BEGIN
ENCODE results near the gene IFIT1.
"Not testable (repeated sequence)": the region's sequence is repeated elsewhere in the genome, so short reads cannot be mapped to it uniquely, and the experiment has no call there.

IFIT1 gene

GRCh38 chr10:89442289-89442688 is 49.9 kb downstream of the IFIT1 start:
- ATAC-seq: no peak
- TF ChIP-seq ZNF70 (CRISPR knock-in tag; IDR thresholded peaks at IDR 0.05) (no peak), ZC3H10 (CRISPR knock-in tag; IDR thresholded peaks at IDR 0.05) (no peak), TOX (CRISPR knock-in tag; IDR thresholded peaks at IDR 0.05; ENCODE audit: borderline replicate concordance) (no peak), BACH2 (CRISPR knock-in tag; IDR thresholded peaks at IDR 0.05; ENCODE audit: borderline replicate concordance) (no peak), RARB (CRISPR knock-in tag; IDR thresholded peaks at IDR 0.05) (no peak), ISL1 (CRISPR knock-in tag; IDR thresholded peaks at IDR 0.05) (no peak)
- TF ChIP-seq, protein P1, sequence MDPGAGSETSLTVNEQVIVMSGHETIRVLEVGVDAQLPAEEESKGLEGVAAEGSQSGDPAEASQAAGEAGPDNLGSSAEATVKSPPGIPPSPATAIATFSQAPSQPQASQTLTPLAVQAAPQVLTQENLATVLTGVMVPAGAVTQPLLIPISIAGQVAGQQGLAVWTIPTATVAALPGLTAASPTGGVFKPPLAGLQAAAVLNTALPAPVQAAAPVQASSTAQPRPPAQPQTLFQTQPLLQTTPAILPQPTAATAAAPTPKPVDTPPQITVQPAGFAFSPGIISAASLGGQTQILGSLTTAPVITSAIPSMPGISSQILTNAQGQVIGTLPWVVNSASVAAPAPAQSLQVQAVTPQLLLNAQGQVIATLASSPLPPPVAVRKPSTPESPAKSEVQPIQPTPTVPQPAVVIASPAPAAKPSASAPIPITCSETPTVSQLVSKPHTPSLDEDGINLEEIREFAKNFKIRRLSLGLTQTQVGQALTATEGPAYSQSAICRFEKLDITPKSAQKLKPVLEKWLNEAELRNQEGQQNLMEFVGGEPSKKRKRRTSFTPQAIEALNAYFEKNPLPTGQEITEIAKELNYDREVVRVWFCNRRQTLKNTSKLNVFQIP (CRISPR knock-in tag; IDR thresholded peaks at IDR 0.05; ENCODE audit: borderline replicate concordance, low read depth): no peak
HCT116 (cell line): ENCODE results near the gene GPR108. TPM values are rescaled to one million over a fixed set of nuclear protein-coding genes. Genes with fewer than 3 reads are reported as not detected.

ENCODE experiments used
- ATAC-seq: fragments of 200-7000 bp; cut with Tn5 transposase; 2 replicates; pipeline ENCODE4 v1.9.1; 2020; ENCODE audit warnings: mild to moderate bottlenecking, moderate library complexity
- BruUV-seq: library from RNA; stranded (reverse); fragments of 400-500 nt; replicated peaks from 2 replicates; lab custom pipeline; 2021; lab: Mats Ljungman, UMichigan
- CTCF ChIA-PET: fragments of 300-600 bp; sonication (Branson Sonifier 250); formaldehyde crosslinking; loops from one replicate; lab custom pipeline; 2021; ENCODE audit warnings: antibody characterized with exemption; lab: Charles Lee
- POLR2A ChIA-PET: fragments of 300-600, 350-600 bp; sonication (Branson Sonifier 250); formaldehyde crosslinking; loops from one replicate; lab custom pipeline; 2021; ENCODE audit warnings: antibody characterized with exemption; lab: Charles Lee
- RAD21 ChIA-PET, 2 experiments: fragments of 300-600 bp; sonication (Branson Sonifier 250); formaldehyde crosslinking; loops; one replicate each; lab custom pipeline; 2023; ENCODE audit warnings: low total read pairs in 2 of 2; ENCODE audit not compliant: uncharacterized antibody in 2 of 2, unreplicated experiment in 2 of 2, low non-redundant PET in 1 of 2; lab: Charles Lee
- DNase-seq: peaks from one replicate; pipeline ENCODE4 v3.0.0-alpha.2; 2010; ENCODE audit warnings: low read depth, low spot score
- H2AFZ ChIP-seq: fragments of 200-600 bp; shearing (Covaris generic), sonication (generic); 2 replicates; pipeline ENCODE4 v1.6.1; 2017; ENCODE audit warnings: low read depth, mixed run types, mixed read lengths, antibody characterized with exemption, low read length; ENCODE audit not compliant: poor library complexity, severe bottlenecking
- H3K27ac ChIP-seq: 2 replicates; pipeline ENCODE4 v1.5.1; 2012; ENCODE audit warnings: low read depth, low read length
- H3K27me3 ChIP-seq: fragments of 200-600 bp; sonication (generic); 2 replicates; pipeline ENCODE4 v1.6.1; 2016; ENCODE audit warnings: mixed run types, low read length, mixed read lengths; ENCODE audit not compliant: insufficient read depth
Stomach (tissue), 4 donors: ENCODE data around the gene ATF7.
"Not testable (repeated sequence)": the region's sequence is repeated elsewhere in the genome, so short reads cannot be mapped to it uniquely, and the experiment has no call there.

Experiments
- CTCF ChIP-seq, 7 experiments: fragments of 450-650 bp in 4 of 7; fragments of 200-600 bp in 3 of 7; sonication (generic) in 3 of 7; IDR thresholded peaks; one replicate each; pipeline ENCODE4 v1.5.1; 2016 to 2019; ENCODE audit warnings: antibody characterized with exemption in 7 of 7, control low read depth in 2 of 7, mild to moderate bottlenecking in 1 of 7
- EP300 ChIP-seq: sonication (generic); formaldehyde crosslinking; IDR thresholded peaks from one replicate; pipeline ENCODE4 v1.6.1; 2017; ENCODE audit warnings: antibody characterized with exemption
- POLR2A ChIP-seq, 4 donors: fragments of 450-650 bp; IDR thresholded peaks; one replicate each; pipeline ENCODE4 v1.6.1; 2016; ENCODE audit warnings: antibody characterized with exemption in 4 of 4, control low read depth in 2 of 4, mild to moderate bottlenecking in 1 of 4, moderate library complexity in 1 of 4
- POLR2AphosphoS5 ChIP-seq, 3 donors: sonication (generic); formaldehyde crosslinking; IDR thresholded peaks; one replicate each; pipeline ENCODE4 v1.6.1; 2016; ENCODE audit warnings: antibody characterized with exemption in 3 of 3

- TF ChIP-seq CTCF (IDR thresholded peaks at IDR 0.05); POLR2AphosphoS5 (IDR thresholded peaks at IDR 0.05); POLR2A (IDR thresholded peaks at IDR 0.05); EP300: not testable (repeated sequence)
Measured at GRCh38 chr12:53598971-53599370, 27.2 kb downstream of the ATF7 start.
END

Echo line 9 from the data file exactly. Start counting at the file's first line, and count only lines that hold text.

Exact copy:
ENCODE experiments used